DOH wants tax on salty food products

Robie de Guzman   •   October 30, 2019   •   770

MANILA, Philippines – The Department of Health (DOH) is eyeing to propose imposing additional taxes on salty food products in a bid to lower the high incidence of non-communicable diseases (NCDs) in the country.

High consumption of salt is one of the causes of non-communicable diseases, such as diabetes, stroke and chronic respiratory illnesses. Excessive salt intake is also related to hypertension, kidney diseases and cardiovascular problems, according to the DOH.

DOH spokesperson and Undersecretary Eric Domingo noted that the recommended salt intake per day for adult Filipinos is just under a teaspoon or around two grams.

The World Health Organization (WHO) earlier said that the recommended salt intake per day should be less than five grams.

“Ang cause ng hypertension sa atin, maliban sa paninigarilyo, ay pagkain ng maalat. Dapat po isang tao, 2 grams lang per day, tayo po ang konsyumo natin 11-15 grams per day, so tayo ay 4-5 times sa mga Filipino,” Domingo said in a press briefing in Malacañang on Wednesday.

High sodium intake raises blood pressure that leads to stroke and heart diseases, the two biggest causes of death and disability worldwide, according to the WHO.

In the Philippines, the DOH reported that more than 170,000 individuals die each year from heart diseases, specifically hypertension.

To curb the high incidence of these diseases and to help encourage people to eat healthy foods, the DOH is pushing for the imposition of additional taxes on products with too much salt.

Domingo cited the experience of several countries that imposed tax on unhealthy food which forced companies to adjust their product formulation.

“And it has been found in many countries that when you tax products that are unhealthy, talagang nagde-decrease kasi ang intake and the companies reformulate yung kanilang product,” he said.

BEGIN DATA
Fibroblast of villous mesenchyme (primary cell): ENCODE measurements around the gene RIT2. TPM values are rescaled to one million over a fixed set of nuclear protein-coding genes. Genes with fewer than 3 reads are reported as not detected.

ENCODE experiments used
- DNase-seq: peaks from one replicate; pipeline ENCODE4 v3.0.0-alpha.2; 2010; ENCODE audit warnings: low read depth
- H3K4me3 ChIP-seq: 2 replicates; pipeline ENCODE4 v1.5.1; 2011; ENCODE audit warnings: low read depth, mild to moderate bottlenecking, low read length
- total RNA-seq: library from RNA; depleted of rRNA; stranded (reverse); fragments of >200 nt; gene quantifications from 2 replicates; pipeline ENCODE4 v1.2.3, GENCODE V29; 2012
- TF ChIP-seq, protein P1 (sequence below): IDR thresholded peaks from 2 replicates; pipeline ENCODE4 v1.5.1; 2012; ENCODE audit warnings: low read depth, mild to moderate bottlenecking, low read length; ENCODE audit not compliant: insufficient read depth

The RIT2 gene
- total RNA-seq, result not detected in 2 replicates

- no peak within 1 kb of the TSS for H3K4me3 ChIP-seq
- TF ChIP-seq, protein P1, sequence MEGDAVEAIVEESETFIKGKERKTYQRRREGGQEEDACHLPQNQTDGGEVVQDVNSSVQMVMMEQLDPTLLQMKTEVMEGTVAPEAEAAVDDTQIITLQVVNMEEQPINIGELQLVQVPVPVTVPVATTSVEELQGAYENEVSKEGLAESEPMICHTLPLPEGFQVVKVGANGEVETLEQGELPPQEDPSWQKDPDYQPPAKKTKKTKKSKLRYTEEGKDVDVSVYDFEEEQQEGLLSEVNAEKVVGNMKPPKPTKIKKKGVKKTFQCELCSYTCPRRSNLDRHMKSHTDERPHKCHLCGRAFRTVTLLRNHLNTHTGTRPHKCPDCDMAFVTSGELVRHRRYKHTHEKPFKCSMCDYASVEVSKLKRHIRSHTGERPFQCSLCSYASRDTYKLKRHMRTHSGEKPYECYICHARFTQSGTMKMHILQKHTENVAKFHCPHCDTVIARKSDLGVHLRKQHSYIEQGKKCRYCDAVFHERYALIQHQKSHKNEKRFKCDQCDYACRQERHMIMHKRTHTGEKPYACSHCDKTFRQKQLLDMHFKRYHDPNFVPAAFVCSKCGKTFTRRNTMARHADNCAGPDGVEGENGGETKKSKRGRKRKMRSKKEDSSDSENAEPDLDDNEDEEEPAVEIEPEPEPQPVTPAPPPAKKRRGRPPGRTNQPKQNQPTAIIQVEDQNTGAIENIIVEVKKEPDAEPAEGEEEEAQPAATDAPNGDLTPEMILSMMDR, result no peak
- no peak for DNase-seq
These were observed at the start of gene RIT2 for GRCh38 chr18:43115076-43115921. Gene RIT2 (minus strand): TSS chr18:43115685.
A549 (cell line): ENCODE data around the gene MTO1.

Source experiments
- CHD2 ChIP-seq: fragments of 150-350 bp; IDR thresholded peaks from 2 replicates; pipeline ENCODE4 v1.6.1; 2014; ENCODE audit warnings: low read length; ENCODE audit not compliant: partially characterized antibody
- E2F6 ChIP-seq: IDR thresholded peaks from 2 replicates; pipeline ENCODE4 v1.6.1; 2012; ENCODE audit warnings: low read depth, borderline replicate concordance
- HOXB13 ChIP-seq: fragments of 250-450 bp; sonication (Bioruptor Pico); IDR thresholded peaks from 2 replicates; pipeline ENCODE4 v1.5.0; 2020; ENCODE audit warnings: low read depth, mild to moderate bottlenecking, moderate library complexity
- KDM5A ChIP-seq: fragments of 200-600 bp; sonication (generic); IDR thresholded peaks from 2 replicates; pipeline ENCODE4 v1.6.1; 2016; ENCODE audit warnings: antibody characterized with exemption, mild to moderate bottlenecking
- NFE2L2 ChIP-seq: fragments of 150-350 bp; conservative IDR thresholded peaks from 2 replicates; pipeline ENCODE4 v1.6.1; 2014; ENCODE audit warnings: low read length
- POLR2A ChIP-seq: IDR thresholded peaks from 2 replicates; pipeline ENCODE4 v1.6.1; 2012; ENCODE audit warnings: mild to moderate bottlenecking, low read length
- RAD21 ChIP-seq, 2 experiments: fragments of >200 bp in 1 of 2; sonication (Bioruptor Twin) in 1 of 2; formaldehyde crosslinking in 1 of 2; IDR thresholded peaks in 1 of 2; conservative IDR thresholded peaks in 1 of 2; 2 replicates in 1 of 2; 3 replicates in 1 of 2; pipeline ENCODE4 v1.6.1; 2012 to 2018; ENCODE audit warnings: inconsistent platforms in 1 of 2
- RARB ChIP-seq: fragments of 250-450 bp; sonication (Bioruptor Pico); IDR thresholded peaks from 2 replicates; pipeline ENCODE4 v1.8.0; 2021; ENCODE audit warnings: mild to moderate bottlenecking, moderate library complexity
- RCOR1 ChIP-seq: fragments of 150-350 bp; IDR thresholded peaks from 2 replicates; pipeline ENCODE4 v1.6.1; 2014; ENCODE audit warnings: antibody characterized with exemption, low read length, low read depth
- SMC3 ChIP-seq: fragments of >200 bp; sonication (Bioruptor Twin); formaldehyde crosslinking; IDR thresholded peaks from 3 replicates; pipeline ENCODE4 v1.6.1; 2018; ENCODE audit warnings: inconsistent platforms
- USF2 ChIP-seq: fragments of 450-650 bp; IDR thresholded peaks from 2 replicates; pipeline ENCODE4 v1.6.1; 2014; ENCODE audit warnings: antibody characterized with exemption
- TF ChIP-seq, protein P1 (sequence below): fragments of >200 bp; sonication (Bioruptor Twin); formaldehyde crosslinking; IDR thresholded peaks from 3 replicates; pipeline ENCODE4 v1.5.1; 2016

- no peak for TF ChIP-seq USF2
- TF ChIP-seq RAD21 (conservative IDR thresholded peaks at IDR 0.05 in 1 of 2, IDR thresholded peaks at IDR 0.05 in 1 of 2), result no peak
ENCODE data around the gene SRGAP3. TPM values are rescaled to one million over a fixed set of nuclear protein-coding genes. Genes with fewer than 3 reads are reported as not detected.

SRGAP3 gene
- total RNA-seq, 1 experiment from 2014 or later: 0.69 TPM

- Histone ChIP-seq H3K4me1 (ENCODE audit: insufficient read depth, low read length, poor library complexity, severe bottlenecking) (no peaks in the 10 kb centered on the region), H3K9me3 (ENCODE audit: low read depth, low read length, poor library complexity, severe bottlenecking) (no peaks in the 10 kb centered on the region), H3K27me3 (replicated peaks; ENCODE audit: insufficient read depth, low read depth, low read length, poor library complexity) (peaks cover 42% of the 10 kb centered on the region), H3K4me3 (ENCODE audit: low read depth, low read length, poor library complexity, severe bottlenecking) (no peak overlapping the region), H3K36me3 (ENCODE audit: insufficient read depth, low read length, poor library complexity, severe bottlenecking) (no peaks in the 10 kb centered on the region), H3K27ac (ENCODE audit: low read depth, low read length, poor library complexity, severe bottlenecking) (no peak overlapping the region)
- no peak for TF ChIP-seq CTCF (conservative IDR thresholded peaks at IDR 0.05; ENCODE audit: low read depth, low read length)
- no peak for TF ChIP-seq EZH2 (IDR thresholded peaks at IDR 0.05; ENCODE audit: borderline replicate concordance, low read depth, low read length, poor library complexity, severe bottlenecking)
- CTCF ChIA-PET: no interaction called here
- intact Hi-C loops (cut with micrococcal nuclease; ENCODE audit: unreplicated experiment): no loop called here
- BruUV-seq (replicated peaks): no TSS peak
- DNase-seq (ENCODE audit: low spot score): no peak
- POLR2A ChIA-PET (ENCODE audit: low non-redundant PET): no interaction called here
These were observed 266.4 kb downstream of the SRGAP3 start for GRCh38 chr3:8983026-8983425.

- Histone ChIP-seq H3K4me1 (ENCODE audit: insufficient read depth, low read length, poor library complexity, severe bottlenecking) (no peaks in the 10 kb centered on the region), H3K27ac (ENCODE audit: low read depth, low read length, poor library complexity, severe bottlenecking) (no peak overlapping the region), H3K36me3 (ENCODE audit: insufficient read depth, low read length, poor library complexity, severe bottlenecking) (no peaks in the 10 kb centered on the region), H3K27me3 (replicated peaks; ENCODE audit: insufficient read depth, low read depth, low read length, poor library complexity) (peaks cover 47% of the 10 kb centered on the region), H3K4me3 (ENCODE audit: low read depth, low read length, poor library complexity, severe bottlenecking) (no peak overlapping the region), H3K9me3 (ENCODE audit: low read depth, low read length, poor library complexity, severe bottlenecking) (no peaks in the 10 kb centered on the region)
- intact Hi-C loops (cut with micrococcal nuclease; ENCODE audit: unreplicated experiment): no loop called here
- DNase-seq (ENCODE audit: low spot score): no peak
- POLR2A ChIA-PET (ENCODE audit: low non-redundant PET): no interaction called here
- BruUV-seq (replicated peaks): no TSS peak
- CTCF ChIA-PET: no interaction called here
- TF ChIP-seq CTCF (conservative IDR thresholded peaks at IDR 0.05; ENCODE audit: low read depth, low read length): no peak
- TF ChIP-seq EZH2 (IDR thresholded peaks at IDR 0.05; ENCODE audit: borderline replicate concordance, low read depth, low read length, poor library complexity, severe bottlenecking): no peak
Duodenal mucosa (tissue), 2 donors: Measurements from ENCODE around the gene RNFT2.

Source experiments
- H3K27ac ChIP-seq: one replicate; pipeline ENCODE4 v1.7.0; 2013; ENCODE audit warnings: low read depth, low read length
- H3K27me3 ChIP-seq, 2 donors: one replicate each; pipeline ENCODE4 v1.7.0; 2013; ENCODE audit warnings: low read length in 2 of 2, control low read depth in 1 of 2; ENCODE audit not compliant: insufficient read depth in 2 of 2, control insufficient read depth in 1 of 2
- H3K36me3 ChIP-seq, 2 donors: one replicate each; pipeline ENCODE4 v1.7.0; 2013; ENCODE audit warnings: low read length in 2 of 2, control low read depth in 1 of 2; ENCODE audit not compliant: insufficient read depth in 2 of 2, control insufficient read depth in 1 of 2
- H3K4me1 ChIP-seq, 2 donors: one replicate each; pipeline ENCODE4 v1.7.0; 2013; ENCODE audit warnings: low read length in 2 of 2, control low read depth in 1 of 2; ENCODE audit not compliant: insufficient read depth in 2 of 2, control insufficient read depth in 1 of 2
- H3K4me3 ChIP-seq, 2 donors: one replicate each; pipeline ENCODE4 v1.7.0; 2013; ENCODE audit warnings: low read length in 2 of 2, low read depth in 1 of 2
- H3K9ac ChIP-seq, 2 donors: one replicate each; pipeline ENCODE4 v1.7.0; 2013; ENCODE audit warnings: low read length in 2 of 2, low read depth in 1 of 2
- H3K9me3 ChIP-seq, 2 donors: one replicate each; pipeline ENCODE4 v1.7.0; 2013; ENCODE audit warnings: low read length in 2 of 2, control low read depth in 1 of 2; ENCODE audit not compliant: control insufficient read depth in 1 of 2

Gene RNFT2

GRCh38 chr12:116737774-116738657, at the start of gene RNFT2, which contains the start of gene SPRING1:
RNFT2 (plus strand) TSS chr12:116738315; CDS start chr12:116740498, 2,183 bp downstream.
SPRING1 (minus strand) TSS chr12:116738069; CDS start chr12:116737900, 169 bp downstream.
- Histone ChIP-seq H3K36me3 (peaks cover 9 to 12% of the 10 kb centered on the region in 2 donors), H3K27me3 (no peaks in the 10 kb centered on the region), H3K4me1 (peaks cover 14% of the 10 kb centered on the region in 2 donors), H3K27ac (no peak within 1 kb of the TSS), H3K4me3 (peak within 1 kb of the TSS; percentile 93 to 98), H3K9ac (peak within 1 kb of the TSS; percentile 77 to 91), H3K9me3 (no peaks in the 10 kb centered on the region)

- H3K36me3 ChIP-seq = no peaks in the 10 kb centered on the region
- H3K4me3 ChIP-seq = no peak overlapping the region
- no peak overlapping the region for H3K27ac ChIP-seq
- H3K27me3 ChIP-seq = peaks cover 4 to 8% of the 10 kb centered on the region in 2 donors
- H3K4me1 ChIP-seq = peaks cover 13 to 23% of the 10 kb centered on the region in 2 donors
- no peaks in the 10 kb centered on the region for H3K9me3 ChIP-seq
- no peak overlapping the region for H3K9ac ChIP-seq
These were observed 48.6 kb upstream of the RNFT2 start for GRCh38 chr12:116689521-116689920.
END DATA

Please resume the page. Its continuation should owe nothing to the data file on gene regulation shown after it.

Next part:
The government has implemented tax on sugary drinks as well as on tobacco products under the Tax Reform for Acceleration and Inclusion (TRAIN) law. – RRD (with details from Correspondent Rosalie Coz)

DOH asks hospitals to increase bed capacity to accommodate more COVID-19 patients

Marje Pelayo   •   July 14, 2020

MANILA, Philippines – The Department of Health (DOH) is asking hospitals across the country to increase their bed capacity to accommodate more coronavirus disease (COVID-19) patients.

This is because most major hospitals in Metro Manila are already in the danger zone or nearing full capacity due to the surge of COVID-19 cases. 

Administrative Order No.2020-0016 states that hospitals must allot 30% bed capacity for COVID-19 cases; but currently, public hospitals are utilizing 20% bed capacity while 9% in private hospitals.

Commitment po ng mga private hospitals po na maglaan ng 20 percent ng kanilang total functional bed capacity for COVID. Nakiusap ako na kung pwedeng kung kailangan ay dagdagan pa ng 10 percent para maging 30 percent,” Health Secretary Francisco Duque III said. 

[It is the commitment of private hospitals to allot 20 percent of their total functional bed capacity for COVID. I asked them, if possible, to increase their capacity by 10 percent to make it 30 percent.]

Samantala ang atin pong mga pampublikong mga hospital ay atin pong pinakiusap ay yung 30 percent naman nila na allocated for COVID ay kinakailangan up to 50 percent ng kanilang bed capacity,” he added.